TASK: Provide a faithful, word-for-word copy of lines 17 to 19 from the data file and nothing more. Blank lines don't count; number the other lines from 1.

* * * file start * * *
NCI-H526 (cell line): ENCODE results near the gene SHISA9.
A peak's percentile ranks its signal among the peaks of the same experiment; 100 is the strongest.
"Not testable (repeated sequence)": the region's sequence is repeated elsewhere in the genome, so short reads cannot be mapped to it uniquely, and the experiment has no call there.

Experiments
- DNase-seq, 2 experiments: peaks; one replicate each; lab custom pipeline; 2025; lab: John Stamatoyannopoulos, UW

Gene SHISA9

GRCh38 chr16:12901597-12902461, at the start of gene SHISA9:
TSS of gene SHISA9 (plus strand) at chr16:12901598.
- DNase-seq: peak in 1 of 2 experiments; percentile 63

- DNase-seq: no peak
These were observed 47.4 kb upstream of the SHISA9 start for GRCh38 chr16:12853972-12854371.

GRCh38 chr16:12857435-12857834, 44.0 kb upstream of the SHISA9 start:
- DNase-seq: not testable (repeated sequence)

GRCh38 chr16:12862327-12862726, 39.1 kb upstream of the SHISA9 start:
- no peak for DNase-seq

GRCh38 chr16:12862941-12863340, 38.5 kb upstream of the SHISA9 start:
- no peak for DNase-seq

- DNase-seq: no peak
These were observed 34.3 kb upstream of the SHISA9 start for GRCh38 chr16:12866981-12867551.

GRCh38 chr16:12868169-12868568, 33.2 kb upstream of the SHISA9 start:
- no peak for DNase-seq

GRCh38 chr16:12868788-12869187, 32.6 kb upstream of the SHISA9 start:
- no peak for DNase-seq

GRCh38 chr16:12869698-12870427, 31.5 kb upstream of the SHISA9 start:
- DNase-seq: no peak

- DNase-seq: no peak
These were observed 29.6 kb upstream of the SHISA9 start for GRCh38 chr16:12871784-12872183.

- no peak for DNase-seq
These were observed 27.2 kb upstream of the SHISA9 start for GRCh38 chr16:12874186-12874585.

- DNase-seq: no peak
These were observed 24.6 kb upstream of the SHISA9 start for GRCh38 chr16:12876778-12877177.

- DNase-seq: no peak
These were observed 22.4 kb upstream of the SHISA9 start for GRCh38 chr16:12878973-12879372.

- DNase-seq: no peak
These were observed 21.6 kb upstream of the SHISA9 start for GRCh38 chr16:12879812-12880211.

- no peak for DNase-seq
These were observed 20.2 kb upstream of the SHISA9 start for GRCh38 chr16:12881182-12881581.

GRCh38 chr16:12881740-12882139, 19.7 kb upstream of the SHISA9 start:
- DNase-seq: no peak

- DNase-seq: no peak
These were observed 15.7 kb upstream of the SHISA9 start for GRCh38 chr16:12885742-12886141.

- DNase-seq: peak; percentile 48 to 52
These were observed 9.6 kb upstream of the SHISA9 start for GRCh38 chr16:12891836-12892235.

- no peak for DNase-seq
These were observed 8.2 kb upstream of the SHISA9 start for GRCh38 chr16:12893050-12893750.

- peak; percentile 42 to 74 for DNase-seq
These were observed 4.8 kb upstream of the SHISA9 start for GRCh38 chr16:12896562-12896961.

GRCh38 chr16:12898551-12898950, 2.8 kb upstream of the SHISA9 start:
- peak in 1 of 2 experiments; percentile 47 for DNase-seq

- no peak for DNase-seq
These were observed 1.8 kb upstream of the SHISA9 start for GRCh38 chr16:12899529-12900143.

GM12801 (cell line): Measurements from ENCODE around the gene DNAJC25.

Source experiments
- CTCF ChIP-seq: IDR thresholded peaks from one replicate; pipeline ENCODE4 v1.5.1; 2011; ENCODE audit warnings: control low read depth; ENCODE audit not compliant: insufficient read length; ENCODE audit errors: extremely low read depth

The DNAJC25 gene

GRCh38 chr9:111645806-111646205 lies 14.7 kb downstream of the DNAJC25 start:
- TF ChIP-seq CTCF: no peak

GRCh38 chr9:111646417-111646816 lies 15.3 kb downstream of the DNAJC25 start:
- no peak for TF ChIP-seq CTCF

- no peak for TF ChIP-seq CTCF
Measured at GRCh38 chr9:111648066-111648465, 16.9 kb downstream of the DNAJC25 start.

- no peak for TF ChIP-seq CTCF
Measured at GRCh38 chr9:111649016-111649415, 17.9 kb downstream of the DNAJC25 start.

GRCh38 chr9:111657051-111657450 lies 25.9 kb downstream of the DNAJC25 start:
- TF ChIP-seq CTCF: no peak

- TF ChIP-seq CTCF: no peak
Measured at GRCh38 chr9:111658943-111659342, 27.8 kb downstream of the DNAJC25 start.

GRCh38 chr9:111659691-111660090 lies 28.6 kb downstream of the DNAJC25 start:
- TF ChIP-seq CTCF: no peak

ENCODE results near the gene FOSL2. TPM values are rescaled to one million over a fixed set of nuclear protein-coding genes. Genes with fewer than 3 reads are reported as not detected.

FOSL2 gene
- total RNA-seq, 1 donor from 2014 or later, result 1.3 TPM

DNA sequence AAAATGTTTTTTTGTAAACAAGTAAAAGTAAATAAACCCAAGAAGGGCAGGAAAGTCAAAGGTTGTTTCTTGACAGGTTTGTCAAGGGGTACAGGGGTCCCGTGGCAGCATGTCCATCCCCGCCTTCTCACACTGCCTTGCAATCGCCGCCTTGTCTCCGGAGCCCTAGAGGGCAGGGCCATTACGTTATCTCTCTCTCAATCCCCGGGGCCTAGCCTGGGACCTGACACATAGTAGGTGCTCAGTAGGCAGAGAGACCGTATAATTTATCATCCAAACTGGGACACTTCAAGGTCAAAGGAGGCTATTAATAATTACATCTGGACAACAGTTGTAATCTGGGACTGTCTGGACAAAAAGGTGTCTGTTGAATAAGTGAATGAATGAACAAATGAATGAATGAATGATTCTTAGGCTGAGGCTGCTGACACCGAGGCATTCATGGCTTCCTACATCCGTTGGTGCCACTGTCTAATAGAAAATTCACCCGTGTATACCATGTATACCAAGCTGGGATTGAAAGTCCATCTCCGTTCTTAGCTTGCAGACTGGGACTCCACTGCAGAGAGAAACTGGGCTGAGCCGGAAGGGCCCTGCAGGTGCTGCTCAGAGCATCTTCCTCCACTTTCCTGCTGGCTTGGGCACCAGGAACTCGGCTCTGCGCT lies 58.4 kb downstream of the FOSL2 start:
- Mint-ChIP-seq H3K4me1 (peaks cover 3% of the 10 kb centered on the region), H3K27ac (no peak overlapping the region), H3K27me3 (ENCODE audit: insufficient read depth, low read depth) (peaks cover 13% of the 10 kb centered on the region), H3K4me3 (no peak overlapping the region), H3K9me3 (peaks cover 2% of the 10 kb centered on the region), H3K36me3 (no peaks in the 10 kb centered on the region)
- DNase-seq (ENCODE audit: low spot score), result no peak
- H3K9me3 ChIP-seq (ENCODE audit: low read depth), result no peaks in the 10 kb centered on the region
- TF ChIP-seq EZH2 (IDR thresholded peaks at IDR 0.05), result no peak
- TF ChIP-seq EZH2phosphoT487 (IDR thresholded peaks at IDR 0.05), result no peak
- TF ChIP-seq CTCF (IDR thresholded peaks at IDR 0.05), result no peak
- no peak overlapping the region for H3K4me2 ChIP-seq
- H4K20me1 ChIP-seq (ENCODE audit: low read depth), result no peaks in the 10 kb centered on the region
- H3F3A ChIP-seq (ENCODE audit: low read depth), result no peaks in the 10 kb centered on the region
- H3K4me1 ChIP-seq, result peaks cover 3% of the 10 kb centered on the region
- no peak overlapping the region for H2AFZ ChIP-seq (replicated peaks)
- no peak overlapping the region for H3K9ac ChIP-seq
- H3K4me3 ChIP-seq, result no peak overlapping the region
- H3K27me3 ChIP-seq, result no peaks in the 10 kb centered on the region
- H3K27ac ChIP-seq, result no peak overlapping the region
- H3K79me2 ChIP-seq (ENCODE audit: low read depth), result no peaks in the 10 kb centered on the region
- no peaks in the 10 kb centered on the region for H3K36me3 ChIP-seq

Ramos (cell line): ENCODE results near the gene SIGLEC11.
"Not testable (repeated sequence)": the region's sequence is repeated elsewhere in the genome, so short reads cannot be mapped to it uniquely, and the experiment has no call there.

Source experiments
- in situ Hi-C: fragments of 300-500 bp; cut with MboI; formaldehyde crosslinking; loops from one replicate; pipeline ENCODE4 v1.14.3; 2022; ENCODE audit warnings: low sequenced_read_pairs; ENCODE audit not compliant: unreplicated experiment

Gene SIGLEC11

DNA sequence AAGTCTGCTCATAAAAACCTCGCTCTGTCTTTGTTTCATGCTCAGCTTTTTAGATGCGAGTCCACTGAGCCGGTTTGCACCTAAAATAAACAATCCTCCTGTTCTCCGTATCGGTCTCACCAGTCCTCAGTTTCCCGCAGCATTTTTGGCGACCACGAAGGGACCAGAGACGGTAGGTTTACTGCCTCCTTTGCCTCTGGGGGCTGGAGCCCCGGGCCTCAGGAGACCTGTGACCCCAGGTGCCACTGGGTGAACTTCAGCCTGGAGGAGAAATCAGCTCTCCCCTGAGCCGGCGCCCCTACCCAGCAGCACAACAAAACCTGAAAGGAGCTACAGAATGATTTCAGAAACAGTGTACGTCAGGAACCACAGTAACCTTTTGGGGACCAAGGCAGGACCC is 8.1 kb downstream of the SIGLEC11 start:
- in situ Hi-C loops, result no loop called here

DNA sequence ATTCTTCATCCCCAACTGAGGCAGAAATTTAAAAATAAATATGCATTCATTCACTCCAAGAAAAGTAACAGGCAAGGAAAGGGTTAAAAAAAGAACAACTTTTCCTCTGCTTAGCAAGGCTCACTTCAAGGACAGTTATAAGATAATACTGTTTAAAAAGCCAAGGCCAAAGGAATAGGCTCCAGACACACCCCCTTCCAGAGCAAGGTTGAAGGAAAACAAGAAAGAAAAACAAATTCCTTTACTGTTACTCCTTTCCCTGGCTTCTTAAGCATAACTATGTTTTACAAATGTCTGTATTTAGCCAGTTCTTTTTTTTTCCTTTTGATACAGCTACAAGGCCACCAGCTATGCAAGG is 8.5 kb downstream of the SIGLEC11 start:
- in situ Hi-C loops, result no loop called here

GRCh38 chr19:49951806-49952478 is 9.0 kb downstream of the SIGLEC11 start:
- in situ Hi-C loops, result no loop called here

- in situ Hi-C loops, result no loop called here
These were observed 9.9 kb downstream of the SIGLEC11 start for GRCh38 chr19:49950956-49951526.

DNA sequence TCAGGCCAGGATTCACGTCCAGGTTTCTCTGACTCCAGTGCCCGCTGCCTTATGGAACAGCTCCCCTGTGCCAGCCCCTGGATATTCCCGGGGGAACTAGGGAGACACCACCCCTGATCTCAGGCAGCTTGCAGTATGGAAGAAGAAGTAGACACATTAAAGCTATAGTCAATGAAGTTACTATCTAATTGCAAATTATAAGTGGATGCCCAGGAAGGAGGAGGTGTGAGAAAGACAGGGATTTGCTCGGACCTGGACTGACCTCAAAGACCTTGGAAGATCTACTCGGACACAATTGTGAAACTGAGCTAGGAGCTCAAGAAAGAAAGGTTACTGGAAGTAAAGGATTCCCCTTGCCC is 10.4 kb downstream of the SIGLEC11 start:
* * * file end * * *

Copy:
- no peak for DNase-seq

- DNase-seq: no peak
These were observed 34.3 kb upstream of the SHISA9 start for GRCh38 chr16:12866981-12867551.